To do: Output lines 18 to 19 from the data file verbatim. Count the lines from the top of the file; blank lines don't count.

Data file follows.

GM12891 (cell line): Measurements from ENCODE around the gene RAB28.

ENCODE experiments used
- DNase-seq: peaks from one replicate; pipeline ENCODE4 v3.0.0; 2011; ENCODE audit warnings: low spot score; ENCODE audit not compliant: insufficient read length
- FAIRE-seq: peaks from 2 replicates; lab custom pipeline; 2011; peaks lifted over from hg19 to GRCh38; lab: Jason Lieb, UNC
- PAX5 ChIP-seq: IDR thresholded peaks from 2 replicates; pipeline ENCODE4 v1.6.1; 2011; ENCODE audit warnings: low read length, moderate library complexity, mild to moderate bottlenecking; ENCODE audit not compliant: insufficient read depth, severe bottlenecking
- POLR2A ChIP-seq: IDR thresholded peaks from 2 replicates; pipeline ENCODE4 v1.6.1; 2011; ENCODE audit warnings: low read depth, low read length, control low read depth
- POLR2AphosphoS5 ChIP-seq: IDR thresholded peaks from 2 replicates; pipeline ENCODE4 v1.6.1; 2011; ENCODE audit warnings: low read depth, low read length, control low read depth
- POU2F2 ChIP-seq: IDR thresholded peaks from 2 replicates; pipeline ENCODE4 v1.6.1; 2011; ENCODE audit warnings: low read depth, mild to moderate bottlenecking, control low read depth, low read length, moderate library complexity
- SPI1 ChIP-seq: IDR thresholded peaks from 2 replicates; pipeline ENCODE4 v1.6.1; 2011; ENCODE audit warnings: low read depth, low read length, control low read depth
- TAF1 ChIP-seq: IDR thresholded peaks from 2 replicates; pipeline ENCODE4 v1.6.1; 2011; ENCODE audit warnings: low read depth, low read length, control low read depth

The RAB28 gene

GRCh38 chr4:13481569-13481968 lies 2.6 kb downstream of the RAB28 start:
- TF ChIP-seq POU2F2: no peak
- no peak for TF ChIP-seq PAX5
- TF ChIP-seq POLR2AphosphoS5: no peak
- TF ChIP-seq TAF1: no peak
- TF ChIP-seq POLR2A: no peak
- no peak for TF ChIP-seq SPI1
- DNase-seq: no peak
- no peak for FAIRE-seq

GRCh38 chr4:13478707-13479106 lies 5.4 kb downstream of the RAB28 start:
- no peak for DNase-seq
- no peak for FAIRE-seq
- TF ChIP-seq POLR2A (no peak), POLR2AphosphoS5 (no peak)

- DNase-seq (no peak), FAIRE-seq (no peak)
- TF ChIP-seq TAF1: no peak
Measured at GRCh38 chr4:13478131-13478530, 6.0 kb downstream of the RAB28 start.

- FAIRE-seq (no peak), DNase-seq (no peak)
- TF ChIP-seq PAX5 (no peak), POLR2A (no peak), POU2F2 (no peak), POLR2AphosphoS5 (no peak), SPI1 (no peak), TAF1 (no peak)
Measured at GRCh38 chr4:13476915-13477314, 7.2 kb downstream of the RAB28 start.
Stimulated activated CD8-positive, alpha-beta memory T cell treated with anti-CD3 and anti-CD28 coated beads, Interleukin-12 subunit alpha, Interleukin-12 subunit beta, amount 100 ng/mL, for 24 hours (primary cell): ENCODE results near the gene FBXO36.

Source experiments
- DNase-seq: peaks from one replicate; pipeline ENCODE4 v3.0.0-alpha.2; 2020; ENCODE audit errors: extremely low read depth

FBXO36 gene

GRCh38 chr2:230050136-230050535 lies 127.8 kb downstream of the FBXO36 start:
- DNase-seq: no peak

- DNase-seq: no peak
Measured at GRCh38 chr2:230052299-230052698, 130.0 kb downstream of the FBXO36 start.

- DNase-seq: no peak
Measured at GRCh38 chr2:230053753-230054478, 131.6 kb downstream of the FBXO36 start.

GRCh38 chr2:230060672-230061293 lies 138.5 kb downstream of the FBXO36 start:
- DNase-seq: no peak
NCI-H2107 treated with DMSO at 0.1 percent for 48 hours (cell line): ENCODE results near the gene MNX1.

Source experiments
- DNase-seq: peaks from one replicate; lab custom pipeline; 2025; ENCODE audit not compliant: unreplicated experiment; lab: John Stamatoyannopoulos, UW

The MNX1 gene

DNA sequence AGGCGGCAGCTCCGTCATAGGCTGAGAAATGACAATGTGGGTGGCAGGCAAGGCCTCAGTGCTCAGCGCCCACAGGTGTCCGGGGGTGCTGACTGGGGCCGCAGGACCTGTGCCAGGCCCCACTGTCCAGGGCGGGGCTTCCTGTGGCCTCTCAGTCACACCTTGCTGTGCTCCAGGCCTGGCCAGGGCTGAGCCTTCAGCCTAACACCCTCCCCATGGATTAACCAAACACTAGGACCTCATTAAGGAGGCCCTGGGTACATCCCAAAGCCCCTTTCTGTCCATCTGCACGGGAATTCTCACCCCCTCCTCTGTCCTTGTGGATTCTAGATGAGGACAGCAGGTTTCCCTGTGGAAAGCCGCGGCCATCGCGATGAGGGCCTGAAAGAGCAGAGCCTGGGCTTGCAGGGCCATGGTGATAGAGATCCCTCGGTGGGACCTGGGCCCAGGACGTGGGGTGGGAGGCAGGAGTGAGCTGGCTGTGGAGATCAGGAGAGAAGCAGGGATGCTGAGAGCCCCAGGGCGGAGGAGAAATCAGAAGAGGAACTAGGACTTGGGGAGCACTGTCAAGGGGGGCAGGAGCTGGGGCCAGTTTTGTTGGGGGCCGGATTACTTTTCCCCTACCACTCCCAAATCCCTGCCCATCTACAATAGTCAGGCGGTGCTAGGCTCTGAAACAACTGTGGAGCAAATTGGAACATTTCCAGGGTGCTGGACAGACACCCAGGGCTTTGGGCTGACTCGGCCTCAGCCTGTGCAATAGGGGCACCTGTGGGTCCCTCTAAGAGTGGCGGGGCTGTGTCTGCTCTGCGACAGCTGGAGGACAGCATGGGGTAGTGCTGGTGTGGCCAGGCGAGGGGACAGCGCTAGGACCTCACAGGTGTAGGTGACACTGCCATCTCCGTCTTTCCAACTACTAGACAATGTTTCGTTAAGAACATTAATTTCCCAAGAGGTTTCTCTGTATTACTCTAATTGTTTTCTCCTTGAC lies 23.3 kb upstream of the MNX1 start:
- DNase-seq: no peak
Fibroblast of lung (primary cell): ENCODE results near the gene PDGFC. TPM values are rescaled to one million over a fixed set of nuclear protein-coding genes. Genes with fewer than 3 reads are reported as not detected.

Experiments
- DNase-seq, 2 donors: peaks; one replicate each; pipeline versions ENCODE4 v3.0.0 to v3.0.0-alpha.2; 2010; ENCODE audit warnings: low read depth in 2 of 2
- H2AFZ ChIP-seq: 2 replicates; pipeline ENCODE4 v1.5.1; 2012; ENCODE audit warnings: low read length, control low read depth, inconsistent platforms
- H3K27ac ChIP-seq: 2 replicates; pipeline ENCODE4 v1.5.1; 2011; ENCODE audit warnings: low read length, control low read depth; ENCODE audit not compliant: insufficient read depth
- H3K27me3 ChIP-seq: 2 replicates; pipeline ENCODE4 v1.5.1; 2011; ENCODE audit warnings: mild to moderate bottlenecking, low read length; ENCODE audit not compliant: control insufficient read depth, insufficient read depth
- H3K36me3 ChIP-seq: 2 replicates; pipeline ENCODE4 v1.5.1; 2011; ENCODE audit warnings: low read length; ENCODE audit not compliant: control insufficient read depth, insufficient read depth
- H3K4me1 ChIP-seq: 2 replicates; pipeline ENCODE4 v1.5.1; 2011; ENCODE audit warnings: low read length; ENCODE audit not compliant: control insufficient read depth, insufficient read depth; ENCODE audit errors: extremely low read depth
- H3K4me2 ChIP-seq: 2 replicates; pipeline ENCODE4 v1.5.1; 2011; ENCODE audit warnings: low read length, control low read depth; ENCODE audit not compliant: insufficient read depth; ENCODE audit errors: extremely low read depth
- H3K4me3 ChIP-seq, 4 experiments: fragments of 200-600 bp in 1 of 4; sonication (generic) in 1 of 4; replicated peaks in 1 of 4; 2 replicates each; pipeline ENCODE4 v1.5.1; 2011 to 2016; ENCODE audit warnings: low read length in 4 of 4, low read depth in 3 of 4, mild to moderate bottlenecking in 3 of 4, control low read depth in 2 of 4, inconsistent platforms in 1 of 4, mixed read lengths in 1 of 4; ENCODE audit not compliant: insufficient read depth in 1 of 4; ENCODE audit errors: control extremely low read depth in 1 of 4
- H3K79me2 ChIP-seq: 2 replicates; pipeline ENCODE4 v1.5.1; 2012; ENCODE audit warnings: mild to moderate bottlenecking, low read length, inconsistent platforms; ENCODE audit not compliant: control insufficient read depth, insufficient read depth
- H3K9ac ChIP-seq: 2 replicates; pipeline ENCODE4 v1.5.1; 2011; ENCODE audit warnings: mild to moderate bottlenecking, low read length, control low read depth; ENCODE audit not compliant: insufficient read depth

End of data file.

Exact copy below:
- no peak for TF ChIP-seq SPI1
- DNase-seq: no peak